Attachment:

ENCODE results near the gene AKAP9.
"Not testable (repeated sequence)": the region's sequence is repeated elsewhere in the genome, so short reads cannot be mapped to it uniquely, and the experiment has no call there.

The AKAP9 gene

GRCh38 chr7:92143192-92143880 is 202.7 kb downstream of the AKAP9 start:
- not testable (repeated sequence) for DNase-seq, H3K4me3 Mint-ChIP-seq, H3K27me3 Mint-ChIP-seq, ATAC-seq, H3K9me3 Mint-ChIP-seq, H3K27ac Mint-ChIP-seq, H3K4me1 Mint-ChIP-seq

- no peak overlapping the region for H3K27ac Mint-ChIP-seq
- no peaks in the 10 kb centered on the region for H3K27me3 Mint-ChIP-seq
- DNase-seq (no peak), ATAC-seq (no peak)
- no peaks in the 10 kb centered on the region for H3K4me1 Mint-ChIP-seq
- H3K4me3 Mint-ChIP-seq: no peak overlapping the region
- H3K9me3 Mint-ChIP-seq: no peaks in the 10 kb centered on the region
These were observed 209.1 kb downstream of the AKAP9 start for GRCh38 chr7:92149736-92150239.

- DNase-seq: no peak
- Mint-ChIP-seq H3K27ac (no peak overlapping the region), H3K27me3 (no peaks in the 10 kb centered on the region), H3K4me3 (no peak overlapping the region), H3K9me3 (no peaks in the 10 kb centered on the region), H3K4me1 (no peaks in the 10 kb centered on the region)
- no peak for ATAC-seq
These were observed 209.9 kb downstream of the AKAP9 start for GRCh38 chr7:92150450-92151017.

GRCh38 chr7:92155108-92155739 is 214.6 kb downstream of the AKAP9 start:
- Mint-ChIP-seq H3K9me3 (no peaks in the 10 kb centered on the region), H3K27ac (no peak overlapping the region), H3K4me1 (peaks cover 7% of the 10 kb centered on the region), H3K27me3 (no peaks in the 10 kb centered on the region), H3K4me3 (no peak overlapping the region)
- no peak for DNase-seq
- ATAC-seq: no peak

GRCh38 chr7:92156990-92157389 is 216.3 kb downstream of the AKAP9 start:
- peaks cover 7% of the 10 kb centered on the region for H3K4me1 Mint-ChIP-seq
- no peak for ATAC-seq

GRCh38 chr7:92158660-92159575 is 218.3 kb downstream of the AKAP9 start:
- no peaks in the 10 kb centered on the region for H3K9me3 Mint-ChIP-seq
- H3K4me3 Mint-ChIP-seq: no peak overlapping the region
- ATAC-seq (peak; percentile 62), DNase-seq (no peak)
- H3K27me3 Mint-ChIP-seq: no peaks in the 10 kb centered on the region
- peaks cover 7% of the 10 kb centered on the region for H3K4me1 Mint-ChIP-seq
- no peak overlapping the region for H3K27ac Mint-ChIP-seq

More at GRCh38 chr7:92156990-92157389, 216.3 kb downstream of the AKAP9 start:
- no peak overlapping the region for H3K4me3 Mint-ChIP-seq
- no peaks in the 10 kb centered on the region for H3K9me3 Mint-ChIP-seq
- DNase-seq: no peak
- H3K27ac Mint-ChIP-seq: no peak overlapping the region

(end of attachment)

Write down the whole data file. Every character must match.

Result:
ENCODE results near the gene AKAP9.
"Not testable (repeated sequence)": the region's sequence is repeated elsewhere in the genome, so short reads cannot be mapped to it uniquely, and the experiment has no call there.

The AKAP9 gene

GRCh38 chr7:92143192-92143880 is 202.7 kb downstream of the AKAP9 start:
- not testable (repeated sequence) for DNase-seq, H3K4me3 Mint-ChIP-seq, H3K27me3 Mint-ChIP-seq, ATAC-seq, H3K9me3 Mint-ChIP-seq, H3K27ac Mint-ChIP-seq, H3K4me1 Mint-ChIP-seq

- no peak overlapping the region for H3K27ac Mint-ChIP-seq
- no peaks in the 10 kb centered on the region for H3K27me3 Mint-ChIP-seq
- DNase-seq (no peak), ATAC-seq (no peak)
- no peaks in the 10 kb centered on the region for H3K4me1 Mint-ChIP-seq
- H3K4me3 Mint-ChIP-seq: no peak overlapping the region
- H3K9me3 Mint-ChIP-seq: no peaks in the 10 kb centered on the region
These were observed 209.1 kb downstream of the AKAP9 start for GRCh38 chr7:92149736-92150239.

- DNase-seq: no peak
- Mint-ChIP-seq H3K27ac (no peak overlapping the region), H3K27me3 (no peaks in the 10 kb centered on the region), H3K4me3 (no peak overlapping the region), H3K9me3 (no peaks in the 10 kb centered on the region), H3K4me1 (no peaks in the 10 kb centered on the region)
- no peak for ATAC-seq
These were observed 209.9 kb downstream of the AKAP9 start for GRCh38 chr7:92150450-92151017.

GRCh38 chr7:92155108-92155739 is 214.6 kb downstream of the AKAP9 start:
- Mint-ChIP-seq H3K9me3 (no peaks in the 10 kb centered on the region), H3K27ac (no peak overlapping the region), H3K4me1 (peaks cover 7% of the 10 kb centered on the region), H3K27me3 (no peaks in the 10 kb centered on the region), H3K4me3 (no peak overlapping the region)
- no peak for DNase-seq
- ATAC-seq: no peak

GRCh38 chr7:92156990-92157389 is 216.3 kb downstream of the AKAP9 start:
- peaks cover 7% of the 10 kb centered on the region for H3K4me1 Mint-ChIP-seq
- no peak for ATAC-seq

GRCh38 chr7:92158660-92159575 is 218.3 kb downstream of the AKAP9 start:
- no peaks in the 10 kb centered on the region for H3K9me3 Mint-ChIP-seq
- H3K4me3 Mint-ChIP-seq: no peak overlapping the region
- ATAC-seq (peak; percentile 62), DNase-seq (no peak)
- H3K27me3 Mint-ChIP-seq: no peaks in the 10 kb centered on the region
- peaks cover 7% of the 10 kb centered on the region for H3K4me1 Mint-ChIP-seq
- no peak overlapping the region for H3K27ac Mint-ChIP-seq

More at GRCh38 chr7:92156990-92157389, 216.3 kb downstream of the AKAP9 start:
- no peak overlapping the region for H3K4me3 Mint-ChIP-seq
- no peaks in the 10 kb centered on the region for H3K9me3 Mint-ChIP-seq
- DNase-seq: no peak
- H3K27ac Mint-ChIP-seq: no peak overlapping the region